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Evolutionary processes that can lead to change or stasis over time. Pattern:. Blomberg ’ s K – measure of phylogenetic signal. phylogenetic signal. low brownian high. K = 0.18. K ~ 1. K = 1.62. Data diagnostics. Blomberg et al. 2003 Evolution examples from Ackerly 2009 PNAS.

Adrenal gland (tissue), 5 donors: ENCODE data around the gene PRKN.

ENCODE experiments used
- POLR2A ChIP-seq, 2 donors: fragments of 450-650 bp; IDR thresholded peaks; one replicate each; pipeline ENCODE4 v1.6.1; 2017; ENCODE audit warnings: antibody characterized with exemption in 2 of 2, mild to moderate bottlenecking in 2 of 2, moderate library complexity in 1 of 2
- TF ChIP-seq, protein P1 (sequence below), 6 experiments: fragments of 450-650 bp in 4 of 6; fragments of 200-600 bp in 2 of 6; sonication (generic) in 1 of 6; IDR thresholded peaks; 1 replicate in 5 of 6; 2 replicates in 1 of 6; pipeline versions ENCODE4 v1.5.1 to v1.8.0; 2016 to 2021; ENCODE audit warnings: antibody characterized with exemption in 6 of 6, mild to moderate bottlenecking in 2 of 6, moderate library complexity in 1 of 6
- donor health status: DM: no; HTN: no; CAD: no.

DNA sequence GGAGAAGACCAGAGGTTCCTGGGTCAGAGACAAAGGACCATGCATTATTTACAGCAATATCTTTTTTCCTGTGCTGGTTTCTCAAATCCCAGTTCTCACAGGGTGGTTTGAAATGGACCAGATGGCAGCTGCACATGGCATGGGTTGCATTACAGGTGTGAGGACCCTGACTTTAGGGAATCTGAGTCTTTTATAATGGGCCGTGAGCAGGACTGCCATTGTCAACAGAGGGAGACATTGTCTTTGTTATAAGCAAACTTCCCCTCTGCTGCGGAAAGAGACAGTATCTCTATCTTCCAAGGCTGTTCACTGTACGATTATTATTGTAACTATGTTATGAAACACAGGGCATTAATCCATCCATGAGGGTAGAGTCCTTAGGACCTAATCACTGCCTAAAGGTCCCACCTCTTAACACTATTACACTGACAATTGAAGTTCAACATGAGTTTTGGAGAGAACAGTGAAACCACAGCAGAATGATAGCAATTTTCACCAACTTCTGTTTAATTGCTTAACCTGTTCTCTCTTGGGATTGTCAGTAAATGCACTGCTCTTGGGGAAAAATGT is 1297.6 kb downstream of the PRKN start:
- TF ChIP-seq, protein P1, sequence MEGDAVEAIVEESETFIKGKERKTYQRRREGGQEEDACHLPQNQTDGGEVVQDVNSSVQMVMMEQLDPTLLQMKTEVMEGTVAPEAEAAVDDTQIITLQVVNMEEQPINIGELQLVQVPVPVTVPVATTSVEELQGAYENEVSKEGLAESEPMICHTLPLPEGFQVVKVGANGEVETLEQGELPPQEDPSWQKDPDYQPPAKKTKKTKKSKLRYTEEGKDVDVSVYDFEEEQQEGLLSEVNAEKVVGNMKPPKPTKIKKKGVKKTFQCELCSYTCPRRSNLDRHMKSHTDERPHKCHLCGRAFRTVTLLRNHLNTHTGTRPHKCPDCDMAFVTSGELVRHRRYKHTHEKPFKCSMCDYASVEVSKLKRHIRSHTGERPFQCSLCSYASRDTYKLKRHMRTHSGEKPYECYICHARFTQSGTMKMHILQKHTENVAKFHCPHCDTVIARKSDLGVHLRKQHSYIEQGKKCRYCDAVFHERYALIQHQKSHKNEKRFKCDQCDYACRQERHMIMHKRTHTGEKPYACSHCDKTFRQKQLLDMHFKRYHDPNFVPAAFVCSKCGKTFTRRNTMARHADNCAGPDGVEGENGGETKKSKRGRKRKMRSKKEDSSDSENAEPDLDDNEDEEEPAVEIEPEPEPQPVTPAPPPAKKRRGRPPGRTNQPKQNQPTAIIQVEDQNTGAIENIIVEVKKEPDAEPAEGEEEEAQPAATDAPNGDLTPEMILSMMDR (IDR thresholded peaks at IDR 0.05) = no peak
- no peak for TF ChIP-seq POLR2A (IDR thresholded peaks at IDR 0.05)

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**Evolutionary processes that can lead to change or stasis**over time Pattern:**Blomberg’s K – measure of phylogenetic signal**phylogenetic signal low brownian high K = 0.18 K ~ 1 K = 1.62 Data diagnostics Blomberg et al. 2003 Evolution examples from Ackerly 2009 PNAS**Brownian motion – assumptions and interpretations**Evolutionary models**Brownian motion – assumptions and interpretations**∞ -∞ Evolutionary models**Ornstein-Uhlenbeck model (OU-1)**the math: brownian motion + ‘rubber band effect’ change is unbounded (in theory), but as rubber band gets stronger, bounds are established in practice repeated movement back towards center erases phylogenetic signal, leading to K << 1 Evolutionary models see Hansen 1997 Evolution Butler and King 2004 Amer. Naturalist**Ornstein-Uhlenbeck model (OU-1)**the math: brownian motion + ‘rubber band effect’ change is unbounded (in theory), but as rubber band gets stronger, bounds are established in practice repeated movement back towards center erases phylogenetic signal, leading to K << 1 Evolutionary models see Hansen 1997 Evolution Butler and King 2004 Amer. Naturalist**Ornstein-Uhlenbeck model (OU-2+)**the math: brownian motion + ‘rubber band effect’ with different optimal trait values for clades in different selective regimes Balance of stabilizing selection within clades vs. how different the optima are can lead to strong or weak phylogenetic signal This example would be VERY strong signal Evolutionary models see Hansen 1997 Evolution Butler and King 2004 Amer. Naturalist**Early-burst model**the math: brownian motion with a declining rate parameter change is unbounded (in theory), but divergence happens rapidly at first and then rates decline and lineages change little divergence among major clades creates high signal: K >> 1 Evolutionary models**Assign proportional weighting of alternative models that**best fit data Harmon et al. 2010**1 Var(loge(trait))**million yrs 1 felsen = time Rates of phenotypic diversification under Brownian motion var(x)**Rates of phenotypic diversification under Brownian motion**higher rate lower rate time var(x)**rate = 0.015 felsens**0.10 felsens 0.83 felsens Diversification of height in maples, Ceanothus and silverswords ~5.2 Ma ~30 Ma ~45 Ma Ackerly 2009 PNAS Evolutionary rates**North temperate**California Hawai’i Rates of phenotypic diversification (estimated for Brownian motion model) Height Leaf size ±1 s.e. Rate (felsens) Acer Acer Aesculus Aesculus lobelioids lobelioids Ceanothus Ceanothus Arbutoideae Arbutoideae silverswords silverswords Ackerly, PNAS in review**time**var(x)**Squared change parsimony = ML with BL = 1**Linear parsimony 2.44 0.08 0 2 1.32 1 0.52 0 0.24 0 0.12 0 ML with BL as shown 0.096 2.54 1.6 0.96 0.67 0.56**ML with BL as shown**C F E D B A**2**8 6 16 1 6 11 14 8.5 9 11.5 11 19 18 13 12 a b R = 0.74**2**8 6 16 1 6 11 14 8.5 9 11.5 11 19 18 13 12 a 10 8 4 8 3 2 -6 -6 4 12 6 10 10 10 16 15 2 -2 6 5 5 11 13 17 8 6 9 14 b c R = 0.74 R = 0.92**A21223**Fig. 2**1) Assume bivariate normal distribution of variables with** = 0 2) Draw samples of 22 and calculate correlation coefficient 3) Repeat 100,000 times! Distribution of correlation coefficients (R) under null hypothesis Crit(R, = 0.05, df = 20) is 0.423 N < -0.423 = 2519; N > 0.423 = 2551 Type I error = 0.051**1) Assume bivariate normal distribution of variables with** = 0.5 2) Draw samples of 22 and calculate correlation coefficient 3) Repeat 100,000 times! Crit(R, = 0.05, df = 20) is 0.423 N < -0.423 = 5 N > 0.423 = 68858 Power = 0.69**1) Assume bivariate normal brownian motion evolution along a**phylogeny, with ~ 0.0 2) Calculate R using normal correlation coefficient 3) Repeat 10,000 times! Crit(R, = 0.05, df = 20) is 0.423 N < -0.423 = 1050 N > 0.423 = 1044 Type I error = 0.21**1) Assume bivariate normal brownian motion evolution along a**phylogeny, with ~ 0.0 2) Calculate R using independent contrasts 3) Repeat 10,000 times! Crit(R, = 0.05, df = 20) is 0.423 N < -0.423 = 246 N > 0.423 = 236 Type I error = 0.048

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